Assess genAI’s limited ability to predictSupply Chain“We will use an AI tool to forecast future supply chain trends. As a class, we will ask my version of Copilot about these trends, then discuss the AI’s ability to predict these trends accurately.”
Discuss the ethical, legal, or economic implications of using AI in various real-world situationsInterior Design“We will consider how AI to create models of spaces. We will also discuss what can happen when we don’t review AI-generated models carefully before showing them to clients.”
Enhance the outputTechnical Writing“In today’s class, I will provide you with a section of a technical manual. Your task is to improve or enhance the output for a different audience or mode of delivery. You can also suggest accompanying figures.”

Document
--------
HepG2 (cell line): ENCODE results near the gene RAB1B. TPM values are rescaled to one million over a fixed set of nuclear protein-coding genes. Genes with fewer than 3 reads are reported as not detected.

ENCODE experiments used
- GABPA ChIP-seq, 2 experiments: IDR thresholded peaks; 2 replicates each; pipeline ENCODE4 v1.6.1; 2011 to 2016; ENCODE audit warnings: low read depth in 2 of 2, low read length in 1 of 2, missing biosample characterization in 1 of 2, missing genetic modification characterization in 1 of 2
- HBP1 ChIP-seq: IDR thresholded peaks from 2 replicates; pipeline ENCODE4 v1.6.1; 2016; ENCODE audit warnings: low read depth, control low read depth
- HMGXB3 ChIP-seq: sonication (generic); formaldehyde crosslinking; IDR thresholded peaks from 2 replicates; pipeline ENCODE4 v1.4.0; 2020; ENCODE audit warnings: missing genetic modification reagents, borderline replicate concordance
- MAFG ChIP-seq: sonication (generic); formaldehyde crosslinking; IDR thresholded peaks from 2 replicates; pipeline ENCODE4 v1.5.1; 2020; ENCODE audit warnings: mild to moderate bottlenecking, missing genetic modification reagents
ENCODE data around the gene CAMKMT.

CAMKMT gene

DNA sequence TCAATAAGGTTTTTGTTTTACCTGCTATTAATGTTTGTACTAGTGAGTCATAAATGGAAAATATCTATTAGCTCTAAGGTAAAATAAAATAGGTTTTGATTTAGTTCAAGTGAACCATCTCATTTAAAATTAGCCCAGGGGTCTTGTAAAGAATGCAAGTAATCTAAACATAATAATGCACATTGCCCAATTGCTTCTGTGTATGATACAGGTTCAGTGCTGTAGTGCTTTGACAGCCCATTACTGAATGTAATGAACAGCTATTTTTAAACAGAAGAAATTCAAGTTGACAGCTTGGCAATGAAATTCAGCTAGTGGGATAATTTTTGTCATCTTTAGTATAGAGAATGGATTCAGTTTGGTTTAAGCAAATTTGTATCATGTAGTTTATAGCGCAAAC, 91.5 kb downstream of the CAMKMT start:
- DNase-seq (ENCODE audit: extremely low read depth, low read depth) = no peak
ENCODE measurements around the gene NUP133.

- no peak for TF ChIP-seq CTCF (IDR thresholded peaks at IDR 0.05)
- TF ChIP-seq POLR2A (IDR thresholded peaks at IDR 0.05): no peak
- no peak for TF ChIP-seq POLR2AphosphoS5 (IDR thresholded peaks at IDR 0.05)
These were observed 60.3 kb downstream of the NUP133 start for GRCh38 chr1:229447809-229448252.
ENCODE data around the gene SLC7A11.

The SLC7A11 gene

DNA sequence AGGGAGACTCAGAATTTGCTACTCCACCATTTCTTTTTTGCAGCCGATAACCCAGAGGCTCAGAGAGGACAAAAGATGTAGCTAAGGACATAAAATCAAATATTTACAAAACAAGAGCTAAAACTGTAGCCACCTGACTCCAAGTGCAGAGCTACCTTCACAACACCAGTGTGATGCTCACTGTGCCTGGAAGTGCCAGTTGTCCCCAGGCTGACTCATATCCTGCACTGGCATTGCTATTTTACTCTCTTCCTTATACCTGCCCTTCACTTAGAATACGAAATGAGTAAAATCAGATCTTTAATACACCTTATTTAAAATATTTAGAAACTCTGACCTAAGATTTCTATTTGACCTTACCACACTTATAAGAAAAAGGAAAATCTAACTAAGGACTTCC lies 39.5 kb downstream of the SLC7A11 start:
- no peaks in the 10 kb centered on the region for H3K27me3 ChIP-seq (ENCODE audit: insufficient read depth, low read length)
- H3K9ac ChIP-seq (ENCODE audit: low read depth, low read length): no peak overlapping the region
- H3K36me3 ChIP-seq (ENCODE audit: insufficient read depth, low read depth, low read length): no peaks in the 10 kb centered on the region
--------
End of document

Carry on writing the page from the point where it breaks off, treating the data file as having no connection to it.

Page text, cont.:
Add to the outputComputer Science“We will add to AI-generated code. I will provide you with an AI-generated Python snippet, and you will add a simple text-based user interface, which gen-AI is not as good at creating. Finally, we will discuss the approaches you took.”
Table 2: Ways to use genAI in classroom activities.

Student-Guided Learning Tool

A second way for students to use genAI is for practice and support. This approach uses AI as a “learning tool” rather than an answer tool. By providing detailed instructions for the genAI to act and respond in certain ways, GenAI can be used as a tutoring and self-guided active learning tool. (Mollick & Mollick, 2022). In this “reverse prompting” mode, genAI can give practice opportunities and supports but not direct answers.